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Glenlivet
Saturday, May 15th, 2004, 03:51 PM
Classification of the European language families by genetic distance (http://www.pubmedcentral.nih.gov/picrender.fcgi?artid=282741&action=stream&blobtype=pdf)

morfrain_encilgar
Saturday, May 15th, 2004, 04:03 PM
Thats interesting.

morfrain_encilgar
Saturday, May 15th, 2004, 07:56 PM
delete - im going to write about this later

Frans_Jozef
Wednesday, July 18th, 2007, 08:13 PM
Classification of the European language families by genetic distance.


R M Harding and R R Sokal

Genetic distances among speakers of the European language families were computed by using gene-frequency data for human blood group antigens, enzymes, and proteins of 26 genetic systems. Each system was represented by a different subset of 3369 localities across Europe. By subjecting the matrix of distances to numerical taxonomic procedures, we obtained a grouping of the language families of Europe by their genetic distances as contrasted with their linguistic relationships. The resulting classification largely reflects geographic propinquity rather than linguistic origins. This is evidence for the primary importance of short-range interdemic gene flow in shaping the modern gene pools of Europe. Yet, some language families--i.e., Basque, Finnic (including Lappish), and Semitic (Maltese)--have distant genetic relationships with their geographic neighbors. These results indicate that European gene pools still reflect the remote origins of some ethnic units subsumed by these major linguistic groups.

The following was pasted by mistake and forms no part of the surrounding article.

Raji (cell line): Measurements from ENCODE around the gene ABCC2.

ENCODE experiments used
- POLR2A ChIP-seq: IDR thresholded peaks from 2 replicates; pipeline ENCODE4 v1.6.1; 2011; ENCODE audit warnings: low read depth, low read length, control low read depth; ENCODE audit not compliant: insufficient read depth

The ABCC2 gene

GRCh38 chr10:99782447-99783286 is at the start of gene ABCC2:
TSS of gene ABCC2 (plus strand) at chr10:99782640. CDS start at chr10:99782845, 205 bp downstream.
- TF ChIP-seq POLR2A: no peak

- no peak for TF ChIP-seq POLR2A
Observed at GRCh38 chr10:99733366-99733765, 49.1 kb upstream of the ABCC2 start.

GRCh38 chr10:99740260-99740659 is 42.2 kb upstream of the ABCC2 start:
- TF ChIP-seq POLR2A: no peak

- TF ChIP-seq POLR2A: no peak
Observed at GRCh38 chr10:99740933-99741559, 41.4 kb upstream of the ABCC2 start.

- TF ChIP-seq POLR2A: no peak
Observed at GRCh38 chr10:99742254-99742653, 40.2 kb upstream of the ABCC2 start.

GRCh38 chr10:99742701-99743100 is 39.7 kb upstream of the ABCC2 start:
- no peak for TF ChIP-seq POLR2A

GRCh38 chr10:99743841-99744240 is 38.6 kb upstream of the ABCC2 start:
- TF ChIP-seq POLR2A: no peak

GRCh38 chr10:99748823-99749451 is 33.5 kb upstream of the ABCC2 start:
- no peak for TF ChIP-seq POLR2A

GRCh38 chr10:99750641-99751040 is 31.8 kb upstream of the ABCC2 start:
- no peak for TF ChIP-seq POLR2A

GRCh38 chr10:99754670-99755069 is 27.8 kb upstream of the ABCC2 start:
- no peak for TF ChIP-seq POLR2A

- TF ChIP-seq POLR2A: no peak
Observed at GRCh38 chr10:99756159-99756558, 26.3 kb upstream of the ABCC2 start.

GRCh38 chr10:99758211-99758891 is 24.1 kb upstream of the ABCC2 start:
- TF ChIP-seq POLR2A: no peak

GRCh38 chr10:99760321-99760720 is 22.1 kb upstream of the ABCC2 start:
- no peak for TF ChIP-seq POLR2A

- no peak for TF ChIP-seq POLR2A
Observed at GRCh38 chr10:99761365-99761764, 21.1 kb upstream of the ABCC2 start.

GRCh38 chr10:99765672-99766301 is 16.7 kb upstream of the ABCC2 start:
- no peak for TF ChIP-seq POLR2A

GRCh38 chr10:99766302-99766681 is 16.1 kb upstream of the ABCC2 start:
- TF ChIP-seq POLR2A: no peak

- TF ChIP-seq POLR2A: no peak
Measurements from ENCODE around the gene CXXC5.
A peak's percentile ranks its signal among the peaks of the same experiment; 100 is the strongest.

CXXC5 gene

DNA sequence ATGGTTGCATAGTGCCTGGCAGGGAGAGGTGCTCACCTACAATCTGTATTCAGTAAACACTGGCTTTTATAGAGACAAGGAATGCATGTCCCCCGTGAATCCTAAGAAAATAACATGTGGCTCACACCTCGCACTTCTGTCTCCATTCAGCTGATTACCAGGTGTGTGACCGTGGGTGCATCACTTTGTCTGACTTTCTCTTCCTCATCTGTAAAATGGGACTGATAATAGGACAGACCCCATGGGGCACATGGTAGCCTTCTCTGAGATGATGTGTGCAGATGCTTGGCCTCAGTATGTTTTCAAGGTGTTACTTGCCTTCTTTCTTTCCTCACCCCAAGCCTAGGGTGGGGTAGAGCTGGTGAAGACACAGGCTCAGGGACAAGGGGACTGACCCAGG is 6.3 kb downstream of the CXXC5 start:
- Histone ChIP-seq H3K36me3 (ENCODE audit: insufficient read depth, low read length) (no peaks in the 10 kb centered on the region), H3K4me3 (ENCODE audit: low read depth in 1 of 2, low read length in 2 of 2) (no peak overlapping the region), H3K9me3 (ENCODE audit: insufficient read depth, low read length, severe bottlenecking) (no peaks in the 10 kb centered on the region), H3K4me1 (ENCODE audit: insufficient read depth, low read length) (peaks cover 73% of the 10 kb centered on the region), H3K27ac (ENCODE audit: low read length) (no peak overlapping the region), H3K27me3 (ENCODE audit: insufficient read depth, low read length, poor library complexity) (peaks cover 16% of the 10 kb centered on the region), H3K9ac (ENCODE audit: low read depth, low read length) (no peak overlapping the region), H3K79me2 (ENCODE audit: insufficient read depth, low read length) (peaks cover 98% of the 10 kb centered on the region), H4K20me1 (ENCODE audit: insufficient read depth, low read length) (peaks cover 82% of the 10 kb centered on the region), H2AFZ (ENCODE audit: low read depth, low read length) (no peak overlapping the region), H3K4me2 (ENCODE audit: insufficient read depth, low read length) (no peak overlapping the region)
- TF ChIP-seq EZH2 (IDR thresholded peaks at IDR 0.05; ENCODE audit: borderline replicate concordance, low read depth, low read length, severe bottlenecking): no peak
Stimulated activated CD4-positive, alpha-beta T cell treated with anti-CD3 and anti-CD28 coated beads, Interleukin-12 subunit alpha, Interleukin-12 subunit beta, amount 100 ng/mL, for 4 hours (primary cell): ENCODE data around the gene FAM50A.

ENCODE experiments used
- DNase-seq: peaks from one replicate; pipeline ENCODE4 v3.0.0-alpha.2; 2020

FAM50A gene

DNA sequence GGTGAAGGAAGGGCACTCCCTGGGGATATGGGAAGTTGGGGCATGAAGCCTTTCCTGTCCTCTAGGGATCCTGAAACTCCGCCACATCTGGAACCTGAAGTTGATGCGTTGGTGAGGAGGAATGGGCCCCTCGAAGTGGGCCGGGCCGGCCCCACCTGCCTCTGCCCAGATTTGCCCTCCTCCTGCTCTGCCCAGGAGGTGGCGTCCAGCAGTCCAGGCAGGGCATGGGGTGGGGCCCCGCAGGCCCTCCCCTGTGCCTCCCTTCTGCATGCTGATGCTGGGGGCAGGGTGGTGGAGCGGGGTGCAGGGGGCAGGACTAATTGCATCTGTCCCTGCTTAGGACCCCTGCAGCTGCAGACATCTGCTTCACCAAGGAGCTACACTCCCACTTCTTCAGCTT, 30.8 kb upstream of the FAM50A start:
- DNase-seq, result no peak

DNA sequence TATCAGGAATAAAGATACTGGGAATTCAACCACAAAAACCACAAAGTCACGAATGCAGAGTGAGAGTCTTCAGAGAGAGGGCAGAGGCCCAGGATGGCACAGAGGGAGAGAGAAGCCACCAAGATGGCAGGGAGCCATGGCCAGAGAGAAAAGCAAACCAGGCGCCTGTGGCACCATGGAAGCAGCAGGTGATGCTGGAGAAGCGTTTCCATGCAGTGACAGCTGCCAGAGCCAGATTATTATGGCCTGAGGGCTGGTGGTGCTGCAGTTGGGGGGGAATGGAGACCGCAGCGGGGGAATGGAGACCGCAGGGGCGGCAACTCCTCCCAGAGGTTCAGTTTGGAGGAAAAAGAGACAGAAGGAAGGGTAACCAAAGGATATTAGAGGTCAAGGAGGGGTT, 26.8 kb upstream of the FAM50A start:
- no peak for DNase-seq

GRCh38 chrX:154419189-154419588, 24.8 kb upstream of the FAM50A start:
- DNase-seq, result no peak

Full text:
http://www.pubmedcentral.nih.gov/articlerender.fcgi?artid=282741

Frans_Jozef
Wednesday, July 18th, 2007, 08:15 PM
Zones of sharp genetic change in Europe are also linguistic boundaries.


G Barbujani and R R Sokal

A newly elaborated method, "Wombling," for detecting regions of abrupt change in biological variables was applied to 63 human allele frequencies in Europe. Of the 33 gene-frequency boundaries discovered in this way, 31 are coincident with linguistic boundaries marking contiguous regions of different language families, languages, or dialects. The remaining two boundaries (through Iceland and Greece) separate descendants of different ethnic or geographical provenance but lack modern linguistic correlates. These findings support a model of genetic differentiation in Europe in which the genetic structure of the population is determined mainly by gene flow and admixture, rather than by adaptation to varying environmental conditions. Of the 33 boundaries, 27 reflect diverse population origins at often distant locations. Language affiliation of European populations plays a major role in maintaining and probably causing genetic differences.

Full text:
http://www.pubmedcentral.nih.gov/articlerender.fcgi?artid=53574